As a homeowner, your property is one of your biggest investments. However, a termite invasion can quickly and quietly destroy your home’s value. Preventing termite damage begins with understanding termites, what they eat and key signs of an infestation. Here are some things you could be doing that are attracting termites.

What attracts termites?

A termite is an insect pest that consumes wood and lives in a nest or colony similar to an ant. Termites are often confused with ants, but they can be identified by their straight antennae, thick waists and four equal-length wings (if they are even the type that have wings). These insects create colonies by burrowing into the ground or into wooden structures to feed on cellulose. Homes and the surrounding property can become prime environments for termite colonies if wood is not treated or maintained. These situations encourage termites to move from their natural habitats into developed areas. They create tunnels in wood and mud tubes in the ground in order to travel throughout the colony and avoid exposure to air. There are four main termite species in the United States: subterranean termites, drywood termites, dampwood termites, and Formosan termites.

Termites are attracted to any food source that contains cellulose, primarily wood. However, some termites prefer damp, soft wood, or live in the ground near your home’s foundation. Therefore, it’s a good idea to make sure your home doesn’t have any lasting moisture or standing water issues in its basement, crawl spaces, or other low-to-the-ground places that aren’t easily accessible or oft-frequented.

Outdoor wood piles:

Many people who collect and burn firewood in their homes like to keep their firewood stacks near their home and under cover. While this is often convenient and keeps firewood safe from the elements, termites love infesting wood stacks, so this can be a potential factor that leads to termites entering your home. It’s best to keep stacks of wood away from the main walls of your home and elevated so termites can’t reach them.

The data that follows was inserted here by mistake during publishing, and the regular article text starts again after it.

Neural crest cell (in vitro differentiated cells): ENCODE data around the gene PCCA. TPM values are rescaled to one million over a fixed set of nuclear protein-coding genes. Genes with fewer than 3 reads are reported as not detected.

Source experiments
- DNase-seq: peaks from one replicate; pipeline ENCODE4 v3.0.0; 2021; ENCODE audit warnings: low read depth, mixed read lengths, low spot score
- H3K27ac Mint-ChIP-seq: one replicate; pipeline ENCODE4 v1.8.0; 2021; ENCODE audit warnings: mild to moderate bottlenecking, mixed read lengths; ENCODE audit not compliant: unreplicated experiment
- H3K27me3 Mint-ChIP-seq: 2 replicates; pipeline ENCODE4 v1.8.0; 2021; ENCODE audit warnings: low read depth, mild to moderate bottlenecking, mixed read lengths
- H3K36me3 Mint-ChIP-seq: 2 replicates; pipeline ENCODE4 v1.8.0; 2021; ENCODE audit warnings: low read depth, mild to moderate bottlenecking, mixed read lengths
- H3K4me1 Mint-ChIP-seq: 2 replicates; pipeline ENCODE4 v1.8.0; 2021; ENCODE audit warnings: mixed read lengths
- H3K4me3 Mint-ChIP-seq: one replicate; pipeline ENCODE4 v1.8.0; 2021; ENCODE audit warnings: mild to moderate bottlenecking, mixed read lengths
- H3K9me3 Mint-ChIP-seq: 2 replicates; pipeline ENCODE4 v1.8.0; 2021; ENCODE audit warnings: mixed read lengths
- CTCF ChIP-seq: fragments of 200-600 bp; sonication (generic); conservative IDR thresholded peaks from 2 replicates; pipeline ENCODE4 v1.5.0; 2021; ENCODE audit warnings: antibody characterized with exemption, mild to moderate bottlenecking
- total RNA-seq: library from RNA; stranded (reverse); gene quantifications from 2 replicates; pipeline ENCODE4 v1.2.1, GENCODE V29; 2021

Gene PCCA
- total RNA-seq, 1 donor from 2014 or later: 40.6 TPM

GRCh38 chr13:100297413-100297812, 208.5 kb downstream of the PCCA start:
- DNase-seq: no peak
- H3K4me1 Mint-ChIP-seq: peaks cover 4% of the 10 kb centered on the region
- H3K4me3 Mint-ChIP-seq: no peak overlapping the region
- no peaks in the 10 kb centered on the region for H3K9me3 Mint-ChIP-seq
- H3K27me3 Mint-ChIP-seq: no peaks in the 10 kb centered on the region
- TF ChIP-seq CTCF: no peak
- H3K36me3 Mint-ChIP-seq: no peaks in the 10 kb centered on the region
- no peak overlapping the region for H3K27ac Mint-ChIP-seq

Tree stumps:

Tree stumps are a prime location for termites to begin an infestation on your property. They are dead wood that can easily become soft and moist as they rot, which is like a “welcome home” sign for termites. If termites are allowed to infest tree stumps and other forms of dead wood on your property, it may be only a matter of time until they find a way into your home.



Mulch is a great resource for gardening, but since it’s a thick layer of small pieces of dry, dead wood, it can become a smorgasbord for termites. Not only that, many people allow mulch to directly touch the foundations of their homes instead of putting some sort of barrier between them. If termites get into your mulch while it’s touching the foundation of your home, they can easily find cracks and crevices to dig through in your foundation and walls and start infesting your home.


Roof problems:

Roofs offer many opportunities for termites to enter your home. If you have low-hanging branches that touch your roof, they could act like a bridge for termites. If you have clogged gutters that have difficulty draining, termites may also find this area appealing. From these locations, termites can make short work of getting through a roof and infesting the rest of a home.


Basement problems:

Many houses that are set on top of crawl spaces or that have unfinished basements or cellars may be targeted by termites. These kinds of places are notorious for holding onto moisture and leaving wooden structural supports open and vulnerable to infestation. If a termite colony manages to get under your house in this way, it could potentially do a great deal of damage.

Signs of Termites and Termite Damage

Several key clues signal that termites may have created a colony in your home. Even if you don’t spot an actual termite, they could quickly and quietly damage your property. Although they may seem small, homeowners should immediately consult a professional upon finding any of the following signs of termites.

Termite swarmers

With the warm weather breaking, there will be triggers for termite swarmers that may impact your home. The most common termite in our area is the Eastern Subterranean Termite. These termites are actually the most common and widely distributed termite in North America. They are social insects that are usually located in soil or wood and have high moisture requirements, which generally cause them to maintain some type of soil contact unless there are special circumstances. Termites feed on cellulose from wood and wood by-products such as paper and damage more houses each year than do lightning or fires. NPMA estimates that termites cause over 5 billion dollars in property damage each year. Because of the size of the colonies, termites can generally continue to destroy a home 24 hours a day, 7 days a week in our service area with little interference with weather.